Between filming, Caulfield let off steam by riding a motorbike. In the same New York Magazine interview, he said, “First day here, I smashed the bike against a fence. You can still see the scar. They said, ‘Watch out for this kid – he’s worth $5 million to us.'”
“Now it’s escalating,” he added. “This is the last day of shooting. Now I’m worth $20 million to them.” Caulfield said little about his co-star, quipping in one interview that the pair “got along infamously.” But his cocky attitude soon wore thin with Michelle Pfeiffer. She described him as “self-adoring” in an interview.
In contrast to Caulfield, Pfeiffer hated the limelight. “I went crazy with that movie,” she later said. “I came to New York and the paparazzi were waiting at the hotel. I know the producers put them up to it. I am basically very private, and I’m really nervous about doing publicity.”
Grease 2 also featured breakout roles for Adrian Zmed and Christopher McDonald, in the roles of greasers Johnny Nogerelli and Goose McKenzie. The pair later became famous for starring in T.J. Hooker and Happy Gilmore respectively.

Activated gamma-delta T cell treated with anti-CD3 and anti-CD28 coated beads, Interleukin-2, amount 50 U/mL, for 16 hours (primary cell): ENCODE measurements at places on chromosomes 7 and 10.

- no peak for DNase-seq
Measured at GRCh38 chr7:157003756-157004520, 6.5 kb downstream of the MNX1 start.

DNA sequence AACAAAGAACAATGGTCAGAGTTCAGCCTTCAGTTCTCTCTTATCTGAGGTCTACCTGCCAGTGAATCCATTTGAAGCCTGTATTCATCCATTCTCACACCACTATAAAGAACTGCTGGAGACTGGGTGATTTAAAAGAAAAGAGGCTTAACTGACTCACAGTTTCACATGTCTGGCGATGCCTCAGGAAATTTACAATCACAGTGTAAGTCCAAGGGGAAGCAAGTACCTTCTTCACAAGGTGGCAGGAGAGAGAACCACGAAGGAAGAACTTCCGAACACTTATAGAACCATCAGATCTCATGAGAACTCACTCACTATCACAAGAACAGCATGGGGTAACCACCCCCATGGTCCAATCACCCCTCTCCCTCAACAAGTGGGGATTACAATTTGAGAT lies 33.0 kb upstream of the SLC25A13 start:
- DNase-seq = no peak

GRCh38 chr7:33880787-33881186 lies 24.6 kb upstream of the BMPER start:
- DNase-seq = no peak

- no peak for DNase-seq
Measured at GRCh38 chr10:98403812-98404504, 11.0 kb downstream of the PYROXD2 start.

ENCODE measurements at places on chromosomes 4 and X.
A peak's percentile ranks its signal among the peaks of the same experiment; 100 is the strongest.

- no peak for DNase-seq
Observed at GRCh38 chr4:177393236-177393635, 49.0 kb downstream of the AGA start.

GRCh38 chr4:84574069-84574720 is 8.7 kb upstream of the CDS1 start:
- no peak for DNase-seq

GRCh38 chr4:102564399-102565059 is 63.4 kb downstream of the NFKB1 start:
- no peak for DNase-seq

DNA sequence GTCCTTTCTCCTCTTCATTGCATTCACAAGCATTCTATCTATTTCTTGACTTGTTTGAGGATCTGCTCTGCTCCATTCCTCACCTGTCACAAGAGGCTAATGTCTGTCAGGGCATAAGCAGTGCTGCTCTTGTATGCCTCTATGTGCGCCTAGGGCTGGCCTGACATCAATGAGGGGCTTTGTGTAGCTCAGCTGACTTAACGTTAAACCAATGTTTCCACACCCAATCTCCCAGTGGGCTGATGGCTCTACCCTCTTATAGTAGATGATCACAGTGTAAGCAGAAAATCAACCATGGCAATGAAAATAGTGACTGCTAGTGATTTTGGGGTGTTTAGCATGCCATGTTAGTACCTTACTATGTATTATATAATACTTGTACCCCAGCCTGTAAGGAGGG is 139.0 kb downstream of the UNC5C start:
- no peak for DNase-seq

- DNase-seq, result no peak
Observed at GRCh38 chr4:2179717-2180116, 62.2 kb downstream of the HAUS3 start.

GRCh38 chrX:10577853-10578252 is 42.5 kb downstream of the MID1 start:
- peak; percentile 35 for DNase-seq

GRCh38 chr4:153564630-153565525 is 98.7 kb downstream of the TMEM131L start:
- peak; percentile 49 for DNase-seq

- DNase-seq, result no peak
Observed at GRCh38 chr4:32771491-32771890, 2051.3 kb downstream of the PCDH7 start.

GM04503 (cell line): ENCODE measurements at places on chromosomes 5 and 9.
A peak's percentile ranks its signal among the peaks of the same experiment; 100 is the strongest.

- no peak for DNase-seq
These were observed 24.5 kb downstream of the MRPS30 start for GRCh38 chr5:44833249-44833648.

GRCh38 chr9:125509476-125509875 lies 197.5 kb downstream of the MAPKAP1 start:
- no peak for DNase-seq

When Grease 2 became a major critical and commercial flop on release in 1982, it was a disaster for the leading couple. “Before it even came out the hype had started,” Pfeiffer recalled. “Maxwell and I were being thrust down the public’s throat in huge full page advertisements. There was no way we could live up to any of that and we didn’t. So the crash was very loud.”
Pfeiffer’s agent later commented that in the aftermath of Grease 2, “she couldn’t get any jobs. Nobody wanted to hire her.” However, Pfeiffer recovered from Grease 2 with her star-making performance in Scarface the following year. She went on to become one of the most successful Hollywood actresses of the 80s and 90s, starring in Dangerous Liaisons, The Fabulous Baker Boys and Batman Returns.